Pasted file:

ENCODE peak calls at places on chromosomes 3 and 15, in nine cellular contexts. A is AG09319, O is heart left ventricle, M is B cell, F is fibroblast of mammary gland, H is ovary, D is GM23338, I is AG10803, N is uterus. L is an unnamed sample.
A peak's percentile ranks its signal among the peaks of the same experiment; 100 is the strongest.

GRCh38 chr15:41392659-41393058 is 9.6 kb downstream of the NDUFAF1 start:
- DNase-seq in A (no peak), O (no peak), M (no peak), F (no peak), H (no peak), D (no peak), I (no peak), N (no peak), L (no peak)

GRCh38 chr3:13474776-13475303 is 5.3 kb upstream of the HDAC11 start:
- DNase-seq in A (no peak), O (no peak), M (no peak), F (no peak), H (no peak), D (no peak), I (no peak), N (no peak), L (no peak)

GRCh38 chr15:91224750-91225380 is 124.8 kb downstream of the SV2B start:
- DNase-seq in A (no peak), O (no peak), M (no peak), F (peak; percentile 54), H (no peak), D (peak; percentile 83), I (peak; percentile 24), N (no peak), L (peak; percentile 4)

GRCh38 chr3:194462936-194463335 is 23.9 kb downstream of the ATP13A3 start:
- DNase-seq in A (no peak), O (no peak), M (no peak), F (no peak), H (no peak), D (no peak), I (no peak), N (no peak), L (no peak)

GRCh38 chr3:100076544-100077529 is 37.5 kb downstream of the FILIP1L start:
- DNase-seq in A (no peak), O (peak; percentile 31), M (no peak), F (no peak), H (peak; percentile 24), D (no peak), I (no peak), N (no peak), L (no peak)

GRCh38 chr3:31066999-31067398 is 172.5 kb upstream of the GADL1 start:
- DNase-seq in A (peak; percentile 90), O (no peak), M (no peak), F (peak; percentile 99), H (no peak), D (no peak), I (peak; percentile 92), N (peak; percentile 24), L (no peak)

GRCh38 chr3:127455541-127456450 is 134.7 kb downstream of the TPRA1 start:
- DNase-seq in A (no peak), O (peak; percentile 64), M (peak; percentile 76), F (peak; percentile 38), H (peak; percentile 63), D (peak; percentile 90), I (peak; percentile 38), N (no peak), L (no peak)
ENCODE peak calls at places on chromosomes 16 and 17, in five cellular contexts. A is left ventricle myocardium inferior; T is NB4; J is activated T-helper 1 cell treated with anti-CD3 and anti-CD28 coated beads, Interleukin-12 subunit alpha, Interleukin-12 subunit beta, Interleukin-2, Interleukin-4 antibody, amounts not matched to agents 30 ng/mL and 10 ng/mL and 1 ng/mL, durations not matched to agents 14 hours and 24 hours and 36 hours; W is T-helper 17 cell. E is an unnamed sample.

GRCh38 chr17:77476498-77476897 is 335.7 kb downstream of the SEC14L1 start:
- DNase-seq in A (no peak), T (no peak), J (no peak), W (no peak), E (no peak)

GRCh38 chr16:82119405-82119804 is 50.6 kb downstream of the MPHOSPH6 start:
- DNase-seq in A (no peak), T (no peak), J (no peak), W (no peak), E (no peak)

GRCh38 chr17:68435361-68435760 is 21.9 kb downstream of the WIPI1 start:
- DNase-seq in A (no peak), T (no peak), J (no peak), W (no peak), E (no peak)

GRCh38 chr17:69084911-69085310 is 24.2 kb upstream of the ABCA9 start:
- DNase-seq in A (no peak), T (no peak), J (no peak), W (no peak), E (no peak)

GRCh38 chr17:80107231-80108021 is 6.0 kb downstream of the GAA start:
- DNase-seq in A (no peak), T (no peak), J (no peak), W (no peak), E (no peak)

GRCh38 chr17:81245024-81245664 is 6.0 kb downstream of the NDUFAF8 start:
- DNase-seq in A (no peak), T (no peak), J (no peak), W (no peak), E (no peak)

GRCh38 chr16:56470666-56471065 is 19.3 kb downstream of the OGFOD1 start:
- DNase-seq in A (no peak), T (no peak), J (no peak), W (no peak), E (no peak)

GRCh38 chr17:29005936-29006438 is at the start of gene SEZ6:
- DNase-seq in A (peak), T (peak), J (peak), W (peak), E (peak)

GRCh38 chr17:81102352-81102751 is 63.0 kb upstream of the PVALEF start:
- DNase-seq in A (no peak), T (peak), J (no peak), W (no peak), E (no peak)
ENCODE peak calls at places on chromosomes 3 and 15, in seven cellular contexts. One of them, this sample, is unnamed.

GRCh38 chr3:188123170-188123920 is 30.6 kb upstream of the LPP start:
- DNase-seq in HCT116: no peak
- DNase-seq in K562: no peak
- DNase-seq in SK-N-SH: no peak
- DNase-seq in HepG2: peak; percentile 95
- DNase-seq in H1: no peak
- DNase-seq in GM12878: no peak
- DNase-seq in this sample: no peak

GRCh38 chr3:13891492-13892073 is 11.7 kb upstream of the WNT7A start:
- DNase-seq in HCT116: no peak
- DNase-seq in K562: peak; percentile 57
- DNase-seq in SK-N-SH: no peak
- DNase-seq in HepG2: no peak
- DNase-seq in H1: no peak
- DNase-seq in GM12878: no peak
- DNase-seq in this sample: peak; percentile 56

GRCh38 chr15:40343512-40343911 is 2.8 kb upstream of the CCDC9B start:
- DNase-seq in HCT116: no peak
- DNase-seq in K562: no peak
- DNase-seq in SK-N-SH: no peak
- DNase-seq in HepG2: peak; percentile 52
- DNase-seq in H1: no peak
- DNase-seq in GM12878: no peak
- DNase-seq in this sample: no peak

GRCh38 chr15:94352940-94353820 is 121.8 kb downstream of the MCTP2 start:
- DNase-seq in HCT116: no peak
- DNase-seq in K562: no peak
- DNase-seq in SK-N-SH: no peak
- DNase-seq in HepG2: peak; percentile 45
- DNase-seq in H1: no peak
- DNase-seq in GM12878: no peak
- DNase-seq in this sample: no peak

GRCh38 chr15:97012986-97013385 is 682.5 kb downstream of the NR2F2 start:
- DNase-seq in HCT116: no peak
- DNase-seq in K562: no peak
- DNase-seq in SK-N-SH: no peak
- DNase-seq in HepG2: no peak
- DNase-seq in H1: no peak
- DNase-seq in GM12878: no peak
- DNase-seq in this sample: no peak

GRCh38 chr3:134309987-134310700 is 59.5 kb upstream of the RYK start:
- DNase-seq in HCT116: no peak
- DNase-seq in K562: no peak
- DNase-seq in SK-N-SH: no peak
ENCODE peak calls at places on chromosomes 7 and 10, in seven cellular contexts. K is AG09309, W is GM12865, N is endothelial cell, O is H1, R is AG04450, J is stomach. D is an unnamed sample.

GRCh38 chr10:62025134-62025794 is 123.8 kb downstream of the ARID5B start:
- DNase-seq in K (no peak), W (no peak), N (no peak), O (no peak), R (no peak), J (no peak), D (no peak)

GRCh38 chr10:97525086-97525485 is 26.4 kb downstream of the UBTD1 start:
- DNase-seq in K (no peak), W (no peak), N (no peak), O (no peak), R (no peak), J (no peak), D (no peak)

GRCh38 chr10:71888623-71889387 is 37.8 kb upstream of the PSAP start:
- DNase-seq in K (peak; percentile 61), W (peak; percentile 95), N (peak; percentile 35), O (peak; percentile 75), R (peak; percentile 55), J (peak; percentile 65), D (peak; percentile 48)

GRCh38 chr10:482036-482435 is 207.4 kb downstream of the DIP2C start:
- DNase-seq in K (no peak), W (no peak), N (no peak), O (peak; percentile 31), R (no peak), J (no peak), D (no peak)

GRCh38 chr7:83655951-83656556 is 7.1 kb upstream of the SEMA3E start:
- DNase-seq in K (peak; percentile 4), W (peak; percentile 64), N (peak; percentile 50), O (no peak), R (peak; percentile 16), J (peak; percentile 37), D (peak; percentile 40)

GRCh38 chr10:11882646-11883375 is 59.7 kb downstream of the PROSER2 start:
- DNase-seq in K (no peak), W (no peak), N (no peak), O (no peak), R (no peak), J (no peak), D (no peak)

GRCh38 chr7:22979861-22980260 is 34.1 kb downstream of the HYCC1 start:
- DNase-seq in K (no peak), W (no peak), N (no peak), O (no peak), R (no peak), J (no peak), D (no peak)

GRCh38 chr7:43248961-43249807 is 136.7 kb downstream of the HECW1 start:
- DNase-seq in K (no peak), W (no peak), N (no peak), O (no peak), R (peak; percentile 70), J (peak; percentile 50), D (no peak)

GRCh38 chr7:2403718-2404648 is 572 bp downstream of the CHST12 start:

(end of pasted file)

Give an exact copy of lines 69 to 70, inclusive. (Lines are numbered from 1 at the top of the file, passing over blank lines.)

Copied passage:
GRCh38 chr15:97012986-97013385 is 682.5 kb downstream of the NR2F2 start:
- DNase-seq in HCT116: no peak